The overall objectives of the Ulster Division were dominated by and dependant on an attempt to take the Schwaben Redoubt, a parallelogram of trenches, dugouts and fortified machine-gun posts, lying south of the Ancre on the highest ground overlooking the river. Protected by four lines of German trenches, the Redoubt was known to some of the soldiers who looked across at it as the ‘Devils dwelling’, to others as ‘Hells Corner’. Between the Ulster trenches and the stronghold, the ground rose 250 feet in 1,000 yards. An observant artillery officer had counted sixteen rows of wire guarding the front-line trench on one part of the Schwaben Redoubt and an average of five rows guarding the second line. The dugouts could be upto thirty feet deep in the chalky earth and afforded tremendous protection. Having captured the Redoubt, the 36th had to press on and reach the fifth and final line of German trenches, beyond which lay open country. They must dominate the land between Beaucourt, to the north of their sector, and Thiepval village to the south (the capture of Thiepval itself was the task of the 32nd Division). North of the Ancre the 36th had the objective of crossing a ravine to the north of Hamel village and moving through the the German held Beaucourt trenches to take Beaucourt railway station. This would be particular goal of the Armagh Volunteers and the Mid-Antrim Volunteers. They also had to capture a mill situated on the riverbank; and a platoon from the Mid-Antrim Battalion was to patrol the marshy ground around the river.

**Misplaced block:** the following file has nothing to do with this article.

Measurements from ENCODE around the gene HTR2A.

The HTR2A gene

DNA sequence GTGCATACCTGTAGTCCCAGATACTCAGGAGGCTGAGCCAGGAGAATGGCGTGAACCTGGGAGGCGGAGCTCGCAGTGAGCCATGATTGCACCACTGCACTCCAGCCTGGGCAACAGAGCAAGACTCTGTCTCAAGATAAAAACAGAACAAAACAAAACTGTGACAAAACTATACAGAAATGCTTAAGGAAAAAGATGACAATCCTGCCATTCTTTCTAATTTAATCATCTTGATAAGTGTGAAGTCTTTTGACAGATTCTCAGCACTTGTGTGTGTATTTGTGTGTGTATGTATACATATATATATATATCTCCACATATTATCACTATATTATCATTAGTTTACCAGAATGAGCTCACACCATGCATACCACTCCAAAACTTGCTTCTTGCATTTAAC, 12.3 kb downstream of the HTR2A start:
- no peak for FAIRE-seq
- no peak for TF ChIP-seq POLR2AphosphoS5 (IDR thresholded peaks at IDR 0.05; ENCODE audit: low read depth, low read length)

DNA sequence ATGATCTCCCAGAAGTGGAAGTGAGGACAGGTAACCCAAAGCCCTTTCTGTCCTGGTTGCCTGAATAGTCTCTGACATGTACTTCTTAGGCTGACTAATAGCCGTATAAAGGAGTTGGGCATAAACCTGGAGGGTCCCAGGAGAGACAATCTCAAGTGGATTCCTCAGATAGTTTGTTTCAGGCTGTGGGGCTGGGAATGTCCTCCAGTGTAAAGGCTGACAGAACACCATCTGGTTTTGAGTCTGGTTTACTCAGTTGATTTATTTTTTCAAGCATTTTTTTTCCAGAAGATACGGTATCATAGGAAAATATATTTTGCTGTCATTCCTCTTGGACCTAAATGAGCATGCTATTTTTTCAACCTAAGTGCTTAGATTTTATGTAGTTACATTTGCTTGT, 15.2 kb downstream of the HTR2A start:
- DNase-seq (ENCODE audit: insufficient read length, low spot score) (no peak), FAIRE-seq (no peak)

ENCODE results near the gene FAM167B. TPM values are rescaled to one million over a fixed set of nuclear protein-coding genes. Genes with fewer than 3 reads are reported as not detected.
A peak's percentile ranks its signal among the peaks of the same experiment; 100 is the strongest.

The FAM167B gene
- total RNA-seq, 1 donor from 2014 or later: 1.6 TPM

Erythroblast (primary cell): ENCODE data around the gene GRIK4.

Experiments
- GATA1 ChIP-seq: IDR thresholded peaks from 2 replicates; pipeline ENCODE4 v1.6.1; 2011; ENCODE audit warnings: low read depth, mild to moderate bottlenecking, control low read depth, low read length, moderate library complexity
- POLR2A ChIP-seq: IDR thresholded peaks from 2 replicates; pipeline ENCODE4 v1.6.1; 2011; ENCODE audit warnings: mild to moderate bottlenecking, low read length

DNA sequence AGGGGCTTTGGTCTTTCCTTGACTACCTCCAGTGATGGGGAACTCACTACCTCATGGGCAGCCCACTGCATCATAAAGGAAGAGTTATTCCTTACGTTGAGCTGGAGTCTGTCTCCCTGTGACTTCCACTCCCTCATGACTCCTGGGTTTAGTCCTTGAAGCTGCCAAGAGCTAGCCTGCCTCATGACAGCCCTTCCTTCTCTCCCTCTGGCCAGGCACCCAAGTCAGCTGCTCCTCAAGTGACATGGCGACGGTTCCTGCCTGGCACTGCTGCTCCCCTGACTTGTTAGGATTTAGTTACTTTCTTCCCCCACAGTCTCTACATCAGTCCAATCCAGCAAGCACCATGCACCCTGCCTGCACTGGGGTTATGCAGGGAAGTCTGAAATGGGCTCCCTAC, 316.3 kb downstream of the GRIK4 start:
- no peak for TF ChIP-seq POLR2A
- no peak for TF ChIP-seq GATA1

South of the Ancre, the Down and South Antrim Volunteers were to attack the Northern slopes of the Schwaben Redoubt, with the North Belfast Volunteers in support. Special detachments of men with motor and machine-gun reinforcements were to deputised to clear the trenches north towards the river valley and the road between St. Pierre-Divion and Grandcourt. The assault on the southern flank of the Schwaben Redoubt fell to the four Battalions of the 109th Brigade. The Derry and Tyrone Battalions would go over the top in the first wave, and would advance to the fourth line of the German trenches, which they would hold. Behind them would come the Young Citizens and the Donegal and Fermanagh Battalions. The latter was to have special responsibility for consolidating the vital trench junction known as the ‘crucifix’ on the southern slopes of the Schwaben Redoubt, and both the YCVs and the Donegal and Fermanagh Volunteers had to consolidate the first three lines of trenches against which the Derry and Tyrone men had led the attack. These objectives having been accomplished, the troops were to make their assault on the fifth line of German trenches. The three remaining Belfast Battalions were to be in charge of this attack, marching through land gained by the other Battalions and on to their goal. The East Belfast Volunteers would dominate the northern part of the fifth line, the West Belfast men would occupy the central portion and the South Belfast Battalion would extend southwards...